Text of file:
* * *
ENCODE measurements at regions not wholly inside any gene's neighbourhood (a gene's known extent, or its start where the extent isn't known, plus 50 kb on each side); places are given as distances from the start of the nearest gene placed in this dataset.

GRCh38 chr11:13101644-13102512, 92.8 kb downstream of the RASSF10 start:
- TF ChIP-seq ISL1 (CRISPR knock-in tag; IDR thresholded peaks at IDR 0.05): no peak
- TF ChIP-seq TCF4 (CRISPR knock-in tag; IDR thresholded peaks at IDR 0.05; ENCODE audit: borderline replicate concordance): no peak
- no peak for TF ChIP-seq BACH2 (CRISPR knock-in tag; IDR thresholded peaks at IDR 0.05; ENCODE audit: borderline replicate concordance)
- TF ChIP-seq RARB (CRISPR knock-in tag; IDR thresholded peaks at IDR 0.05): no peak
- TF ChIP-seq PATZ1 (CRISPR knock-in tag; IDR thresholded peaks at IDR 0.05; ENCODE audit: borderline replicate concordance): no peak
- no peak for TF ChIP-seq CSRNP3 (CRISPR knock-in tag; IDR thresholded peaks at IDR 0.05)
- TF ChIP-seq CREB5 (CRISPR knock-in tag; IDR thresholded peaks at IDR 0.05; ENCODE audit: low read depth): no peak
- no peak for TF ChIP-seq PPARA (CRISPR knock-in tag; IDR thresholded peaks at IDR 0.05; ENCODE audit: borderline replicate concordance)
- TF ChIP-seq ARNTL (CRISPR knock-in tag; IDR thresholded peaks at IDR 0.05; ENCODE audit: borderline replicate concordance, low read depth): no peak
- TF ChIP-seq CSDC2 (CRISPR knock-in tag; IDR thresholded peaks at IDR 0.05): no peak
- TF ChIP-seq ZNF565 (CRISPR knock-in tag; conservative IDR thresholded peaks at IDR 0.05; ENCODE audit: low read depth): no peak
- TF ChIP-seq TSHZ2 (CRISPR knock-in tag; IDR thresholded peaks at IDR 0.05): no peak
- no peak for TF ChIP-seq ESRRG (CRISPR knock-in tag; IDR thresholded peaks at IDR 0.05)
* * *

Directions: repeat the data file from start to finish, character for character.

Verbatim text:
ENCODE measurements at regions not wholly inside any gene's neighbourhood (a gene's known extent, or its start where the extent isn't known, plus 50 kb on each side); places are given as distances from the start of the nearest gene placed in this dataset.

GRCh38 chr11:13101644-13102512, 92.8 kb downstream of the RASSF10 start:
- TF ChIP-seq ISL1 (CRISPR knock-in tag; IDR thresholded peaks at IDR 0.05): no peak
- TF ChIP-seq TCF4 (CRISPR knock-in tag; IDR thresholded peaks at IDR 0.05; ENCODE audit: borderline replicate concordance): no peak
- no peak for TF ChIP-seq BACH2 (CRISPR knock-in tag; IDR thresholded peaks at IDR 0.05; ENCODE audit: borderline replicate concordance)
- TF ChIP-seq RARB (CRISPR knock-in tag; IDR thresholded peaks at IDR 0.05): no peak
- TF ChIP-seq PATZ1 (CRISPR knock-in tag; IDR thresholded peaks at IDR 0.05; ENCODE audit: borderline replicate concordance): no peak
- no peak for TF ChIP-seq CSRNP3 (CRISPR knock-in tag; IDR thresholded peaks at IDR 0.05)
- TF ChIP-seq CREB5 (CRISPR knock-in tag; IDR thresholded peaks at IDR 0.05; ENCODE audit: low read depth): no peak
- no peak for TF ChIP-seq PPARA (CRISPR knock-in tag; IDR thresholded peaks at IDR 0.05; ENCODE audit: borderline replicate concordance)
- TF ChIP-seq ARNTL (CRISPR knock-in tag; IDR thresholded peaks at IDR 0.05; ENCODE audit: borderline replicate concordance, low read depth): no peak
- TF ChIP-seq CSDC2 (CRISPR knock-in tag; IDR thresholded peaks at IDR 0.05): no peak
- TF ChIP-seq ZNF565 (CRISPR knock-in tag; conservative IDR thresholded peaks at IDR 0.05; ENCODE audit: low read depth): no peak
- TF ChIP-seq TSHZ2 (CRISPR knock-in tag; IDR thresholded peaks at IDR 0.05): no peak
- no peak for TF ChIP-seq ESRRG (CRISPR knock-in tag; IDR thresholded peaks at IDR 0.05)